Step 4: Examine the wiring. If the camera is not at fault, the source of the problem almost has to be the wiring. Save yourself some time running down the faulty wiring by first checking the terminals on the camera and the wiring connected to it. If it isn’t the problem source, locate the OEM procedures for diagnosing wiring issues related to the backup unit. If the unit still doesn’t work, you’ll have to examine the wiring running between the various parts of the unit or from the vehicle power system. Since this can be time intensive, concentrate on areas where the vehicle body has been damaged. Be on the lookout for sliced or crimped wires.

Also, refer to the OEM diagnosis and repair instructions for the backup camera system.

Culper says the great majority of damaged backup camera systems he’s seen are related directly to their cameras. He’s also seen more than several that stopped working due to damaged wiring and other causes. For this reason, he cautions other techs to follow a thorough, detailed list of diagnostic steps that take into full account all that may have gone wrong with these systems.

“Too often I saw other techs simply swap out the camera since that usually solved the problem,” explains Culper. “When it didn’t, they had to start over and do the diagnostic work they should have in the first place.”

“That’s wasted time, which is unacceptable,” he adds.

Damaged DVD players

Following backup camera systems, Culper says onboard DVD players can be especially difficult to repair.

The extent of damage from a collision can point to damaged airbag systems. Courtesy of Subaru

The good news about these systems is that their placement in the seats and roofs of vehicles makes them fairly well protected. Typically, if they are damaged in an accident, the collision damage is so extensive that the vehicle must be totaled. When a repair can be performed, often the damage in the vehicle cabin and the violence of the collision can damage a DVD player in a number of ways.

This fact can make simply replacing these units a better, less expensive option than replacing them.

Still, Culper says that – like backup camera systems – problems with these units often have relatively simply causes. By carefully troubleshooting them, shops can provide relatively inexpensive fixes.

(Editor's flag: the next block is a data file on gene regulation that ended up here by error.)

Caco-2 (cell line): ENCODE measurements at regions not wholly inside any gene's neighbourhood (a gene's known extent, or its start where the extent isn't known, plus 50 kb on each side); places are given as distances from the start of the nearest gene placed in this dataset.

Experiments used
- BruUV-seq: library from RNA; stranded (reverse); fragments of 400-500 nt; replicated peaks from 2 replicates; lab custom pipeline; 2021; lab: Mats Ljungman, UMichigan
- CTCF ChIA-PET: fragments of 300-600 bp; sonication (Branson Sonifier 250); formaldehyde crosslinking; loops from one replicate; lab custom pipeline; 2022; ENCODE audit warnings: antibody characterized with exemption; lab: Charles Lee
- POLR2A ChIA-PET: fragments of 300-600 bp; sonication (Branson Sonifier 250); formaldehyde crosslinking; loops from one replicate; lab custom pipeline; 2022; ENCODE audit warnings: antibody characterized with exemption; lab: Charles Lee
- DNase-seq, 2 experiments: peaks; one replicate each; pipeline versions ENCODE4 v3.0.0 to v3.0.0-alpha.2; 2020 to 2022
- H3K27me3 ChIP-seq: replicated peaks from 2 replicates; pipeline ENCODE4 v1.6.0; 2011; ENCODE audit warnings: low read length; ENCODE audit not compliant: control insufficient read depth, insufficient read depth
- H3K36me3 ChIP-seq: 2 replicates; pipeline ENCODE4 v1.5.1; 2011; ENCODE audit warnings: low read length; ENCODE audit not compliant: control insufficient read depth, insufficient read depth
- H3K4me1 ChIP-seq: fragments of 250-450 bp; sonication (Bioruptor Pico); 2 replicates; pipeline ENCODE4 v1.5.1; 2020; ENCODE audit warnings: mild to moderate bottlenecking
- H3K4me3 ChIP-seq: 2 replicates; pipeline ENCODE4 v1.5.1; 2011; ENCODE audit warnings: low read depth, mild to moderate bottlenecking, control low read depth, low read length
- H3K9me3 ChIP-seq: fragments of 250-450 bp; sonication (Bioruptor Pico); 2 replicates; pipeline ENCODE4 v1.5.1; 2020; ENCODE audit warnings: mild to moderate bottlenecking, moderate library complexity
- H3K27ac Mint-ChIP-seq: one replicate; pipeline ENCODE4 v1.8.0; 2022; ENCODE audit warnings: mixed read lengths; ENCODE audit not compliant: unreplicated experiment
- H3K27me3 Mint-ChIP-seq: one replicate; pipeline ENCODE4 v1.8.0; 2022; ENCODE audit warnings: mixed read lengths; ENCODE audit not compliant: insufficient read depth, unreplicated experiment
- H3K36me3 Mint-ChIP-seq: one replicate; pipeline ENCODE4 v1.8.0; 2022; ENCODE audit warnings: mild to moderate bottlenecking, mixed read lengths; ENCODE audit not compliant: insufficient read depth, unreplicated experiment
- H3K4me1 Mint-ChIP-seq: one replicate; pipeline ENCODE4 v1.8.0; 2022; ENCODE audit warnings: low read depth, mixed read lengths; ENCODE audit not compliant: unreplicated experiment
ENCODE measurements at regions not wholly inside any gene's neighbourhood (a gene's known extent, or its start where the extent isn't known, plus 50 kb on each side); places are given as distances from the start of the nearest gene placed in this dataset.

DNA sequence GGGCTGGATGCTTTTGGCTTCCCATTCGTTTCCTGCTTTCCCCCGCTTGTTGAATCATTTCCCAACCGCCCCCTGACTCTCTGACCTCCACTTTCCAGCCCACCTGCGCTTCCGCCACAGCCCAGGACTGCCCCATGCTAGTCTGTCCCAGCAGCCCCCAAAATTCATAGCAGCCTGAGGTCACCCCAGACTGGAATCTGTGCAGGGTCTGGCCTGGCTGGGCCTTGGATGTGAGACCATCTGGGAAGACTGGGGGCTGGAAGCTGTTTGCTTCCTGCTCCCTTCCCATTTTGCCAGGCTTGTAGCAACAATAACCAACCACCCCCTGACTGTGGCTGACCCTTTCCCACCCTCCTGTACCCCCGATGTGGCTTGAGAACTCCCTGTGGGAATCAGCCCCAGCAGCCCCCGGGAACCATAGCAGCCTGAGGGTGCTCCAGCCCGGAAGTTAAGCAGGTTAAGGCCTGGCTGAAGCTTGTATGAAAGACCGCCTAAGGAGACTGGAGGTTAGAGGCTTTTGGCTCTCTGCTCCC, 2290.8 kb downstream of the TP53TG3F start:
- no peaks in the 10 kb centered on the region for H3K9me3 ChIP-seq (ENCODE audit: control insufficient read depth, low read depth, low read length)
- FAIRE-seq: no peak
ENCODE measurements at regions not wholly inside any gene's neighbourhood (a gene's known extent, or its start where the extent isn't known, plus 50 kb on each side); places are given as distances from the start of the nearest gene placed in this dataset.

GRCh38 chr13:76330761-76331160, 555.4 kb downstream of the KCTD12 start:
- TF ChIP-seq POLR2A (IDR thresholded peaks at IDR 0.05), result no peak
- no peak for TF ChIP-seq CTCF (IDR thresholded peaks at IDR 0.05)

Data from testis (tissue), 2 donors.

He recommends the following steps:

Step 1: Verify what the problem is: Will the DVD player power on? Is the picture clear? Does the sound work? (Note: If the picture is the problem, try adjusting it using the DVD controls. If that doesn’t solve the problem, use Steps 2-7, which also apply to power problems. Steps 8 and 9 address sound issues.)

Step 2: Examine the player and check for any obvious damage – for example, a cracked screen or broken case. Replace if this is the case.

Step 3. Access the OEM technical bulletins and diagnostic instructions. Since so many onboard DVD players are aftermarket products, you may need to collect their information from the Internet. You might need this information later to track wiring problems and other potential problem sources.

Step 4: If the player won’t turn on, check the DVD player fuse. If it has blown, replace it. Be sure to test this fix by turning the DVD player on and running a disk. If the DVD player operates correctly, you’ve fixed the problem. If the fuse blows again, move on to Step 4.

Step 5: Examine the red and black lead wires running from the vehicle to the player (be sure to first disconnect the vehicle battery). Make sure the leads are connected firmly. If the power can't be turned on, verify that the yellow lead is connected.